Category Archives: Education

Game on: it’s never too early to teach children about money

Experts believe that how we handle finances is shaped by the age of seven – and board games and apps can help

The cost of a mortgage or rents, meeting monthly utility bills, shelling out for a new car – all headaches most people get to worry about from their 20s. But while some may struggle to pay their bills after a few too many nights out at the start of the month, others will have a tightly followed plan for their repayments.

So what is the difference between the savvy saver and the more knee-jerk spender?

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Source: gadt

Private school teacher banned for using racist language

Philip Pedley told history student at Oundle School they should be put ‘on the next boat’

A teacher at a private school in Northamptonshire has been banned from teaching after repeatedly using racist language about students.

A professional conduct panel found that Philip Pedley, a history teacher at Oundle school, where fees can be more than £35,000 a year, told colleagues he did not “want to teach blackies and chinkies in my classroom” and told one pupil “your father must have come over, stealing our jobs”.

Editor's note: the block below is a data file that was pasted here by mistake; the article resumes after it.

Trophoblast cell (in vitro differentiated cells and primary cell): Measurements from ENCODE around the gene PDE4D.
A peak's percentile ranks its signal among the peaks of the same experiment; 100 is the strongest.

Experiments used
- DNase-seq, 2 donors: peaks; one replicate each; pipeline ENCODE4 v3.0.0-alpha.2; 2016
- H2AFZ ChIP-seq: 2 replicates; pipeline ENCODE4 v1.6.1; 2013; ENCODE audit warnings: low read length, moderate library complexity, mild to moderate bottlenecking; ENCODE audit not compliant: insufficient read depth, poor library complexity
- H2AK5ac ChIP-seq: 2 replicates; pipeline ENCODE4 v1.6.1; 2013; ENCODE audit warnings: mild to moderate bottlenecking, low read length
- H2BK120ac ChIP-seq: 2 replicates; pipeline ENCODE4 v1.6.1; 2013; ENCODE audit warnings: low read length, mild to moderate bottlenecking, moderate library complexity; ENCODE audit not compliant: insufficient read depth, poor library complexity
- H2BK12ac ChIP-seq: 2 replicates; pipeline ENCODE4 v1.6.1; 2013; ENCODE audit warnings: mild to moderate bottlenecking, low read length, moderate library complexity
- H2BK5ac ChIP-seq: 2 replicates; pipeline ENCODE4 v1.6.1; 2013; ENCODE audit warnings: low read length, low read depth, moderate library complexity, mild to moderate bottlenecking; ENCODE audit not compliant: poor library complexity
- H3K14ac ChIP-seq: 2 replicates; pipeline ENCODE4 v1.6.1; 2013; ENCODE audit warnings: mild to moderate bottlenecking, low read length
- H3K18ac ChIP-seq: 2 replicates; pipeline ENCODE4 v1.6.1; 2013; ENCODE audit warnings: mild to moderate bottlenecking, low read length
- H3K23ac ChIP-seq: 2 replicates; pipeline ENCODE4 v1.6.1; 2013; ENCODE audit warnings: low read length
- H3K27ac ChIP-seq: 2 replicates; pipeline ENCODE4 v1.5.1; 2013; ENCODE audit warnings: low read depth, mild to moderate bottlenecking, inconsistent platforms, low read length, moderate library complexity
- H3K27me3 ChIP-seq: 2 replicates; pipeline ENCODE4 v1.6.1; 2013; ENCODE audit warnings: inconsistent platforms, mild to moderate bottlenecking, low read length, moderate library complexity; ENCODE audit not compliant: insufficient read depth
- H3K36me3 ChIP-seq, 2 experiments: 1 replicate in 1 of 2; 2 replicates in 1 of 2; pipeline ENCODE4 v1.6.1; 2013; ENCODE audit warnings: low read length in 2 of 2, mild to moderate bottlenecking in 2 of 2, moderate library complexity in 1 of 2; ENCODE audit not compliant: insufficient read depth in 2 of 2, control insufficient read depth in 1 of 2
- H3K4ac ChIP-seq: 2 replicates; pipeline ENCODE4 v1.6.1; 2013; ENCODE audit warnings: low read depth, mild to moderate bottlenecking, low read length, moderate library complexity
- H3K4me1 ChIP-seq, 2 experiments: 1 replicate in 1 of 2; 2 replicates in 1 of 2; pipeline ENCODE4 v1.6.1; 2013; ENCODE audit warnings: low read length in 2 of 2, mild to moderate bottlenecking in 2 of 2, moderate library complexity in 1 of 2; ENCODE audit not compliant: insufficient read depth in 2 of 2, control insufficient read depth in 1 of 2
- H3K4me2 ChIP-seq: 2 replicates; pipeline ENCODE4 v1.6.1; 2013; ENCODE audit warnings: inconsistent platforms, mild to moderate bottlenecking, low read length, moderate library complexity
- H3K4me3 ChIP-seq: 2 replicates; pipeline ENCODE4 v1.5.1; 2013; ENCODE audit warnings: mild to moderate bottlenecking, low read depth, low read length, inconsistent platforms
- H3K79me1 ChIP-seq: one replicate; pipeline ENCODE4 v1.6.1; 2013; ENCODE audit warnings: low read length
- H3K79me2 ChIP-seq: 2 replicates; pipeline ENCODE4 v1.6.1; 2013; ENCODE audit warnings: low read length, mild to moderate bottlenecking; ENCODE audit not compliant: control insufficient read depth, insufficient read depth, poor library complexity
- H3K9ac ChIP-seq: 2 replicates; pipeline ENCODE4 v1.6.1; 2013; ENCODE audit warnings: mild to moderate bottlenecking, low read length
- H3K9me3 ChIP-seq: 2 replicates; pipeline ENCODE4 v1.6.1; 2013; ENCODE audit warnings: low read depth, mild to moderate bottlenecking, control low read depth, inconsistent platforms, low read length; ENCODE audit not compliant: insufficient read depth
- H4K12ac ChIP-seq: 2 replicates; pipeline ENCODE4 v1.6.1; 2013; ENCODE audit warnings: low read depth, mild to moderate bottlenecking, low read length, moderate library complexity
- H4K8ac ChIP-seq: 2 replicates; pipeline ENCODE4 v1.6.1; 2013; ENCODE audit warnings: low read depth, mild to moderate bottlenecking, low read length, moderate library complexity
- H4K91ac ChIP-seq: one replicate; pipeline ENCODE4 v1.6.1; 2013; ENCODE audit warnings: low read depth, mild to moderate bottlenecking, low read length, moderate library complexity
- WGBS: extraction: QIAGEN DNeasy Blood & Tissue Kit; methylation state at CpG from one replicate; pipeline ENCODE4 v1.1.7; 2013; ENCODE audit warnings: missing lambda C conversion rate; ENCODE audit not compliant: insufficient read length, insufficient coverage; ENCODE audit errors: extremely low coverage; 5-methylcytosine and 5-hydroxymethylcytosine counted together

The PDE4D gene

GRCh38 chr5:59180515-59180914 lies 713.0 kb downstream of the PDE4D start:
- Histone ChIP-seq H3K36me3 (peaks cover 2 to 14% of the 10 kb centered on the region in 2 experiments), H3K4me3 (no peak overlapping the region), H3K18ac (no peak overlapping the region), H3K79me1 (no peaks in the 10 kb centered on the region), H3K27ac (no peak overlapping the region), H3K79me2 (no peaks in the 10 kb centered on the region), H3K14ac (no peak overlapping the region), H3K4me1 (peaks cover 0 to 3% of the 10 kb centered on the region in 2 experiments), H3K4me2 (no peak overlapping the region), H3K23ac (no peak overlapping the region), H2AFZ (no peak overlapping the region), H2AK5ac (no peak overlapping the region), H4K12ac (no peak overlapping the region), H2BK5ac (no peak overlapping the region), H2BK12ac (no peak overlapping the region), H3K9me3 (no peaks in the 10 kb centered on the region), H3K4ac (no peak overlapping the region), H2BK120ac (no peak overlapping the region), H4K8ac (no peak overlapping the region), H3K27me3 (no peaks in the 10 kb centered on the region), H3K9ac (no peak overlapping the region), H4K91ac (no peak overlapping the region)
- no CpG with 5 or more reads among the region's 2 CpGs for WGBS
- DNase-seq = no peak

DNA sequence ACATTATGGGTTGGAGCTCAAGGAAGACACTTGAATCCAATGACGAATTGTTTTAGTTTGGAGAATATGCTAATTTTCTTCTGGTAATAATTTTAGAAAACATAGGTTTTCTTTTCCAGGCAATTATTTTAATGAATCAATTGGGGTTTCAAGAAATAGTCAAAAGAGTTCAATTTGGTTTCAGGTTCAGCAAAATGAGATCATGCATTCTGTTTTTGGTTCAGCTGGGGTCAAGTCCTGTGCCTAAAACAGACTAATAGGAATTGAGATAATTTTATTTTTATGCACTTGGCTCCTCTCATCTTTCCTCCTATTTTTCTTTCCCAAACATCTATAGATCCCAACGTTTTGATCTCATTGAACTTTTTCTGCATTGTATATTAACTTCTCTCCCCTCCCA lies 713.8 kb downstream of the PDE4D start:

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Source: gad

Boomerang offspring damage parents' wellbeing, study finds

Grown-up children who move back home worsen parents’ quality of life, research suggests

Grown-up children who return to the family home after a period away, often at university, cause a significant decline in their parents’ quality of life and wellbeing, according to a revealing report which explores for the first time the impact of the so-called “boomerang generation” on family life in Europe.

The study by the London School of Economics (LSE) shows that after decades of growing independence among young adults and a dramatic decline in intergenerational co-residence, the trend is now shifting in the other direction.

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Source: gad

Oxford University blocks staff attempts to challenge pension cuts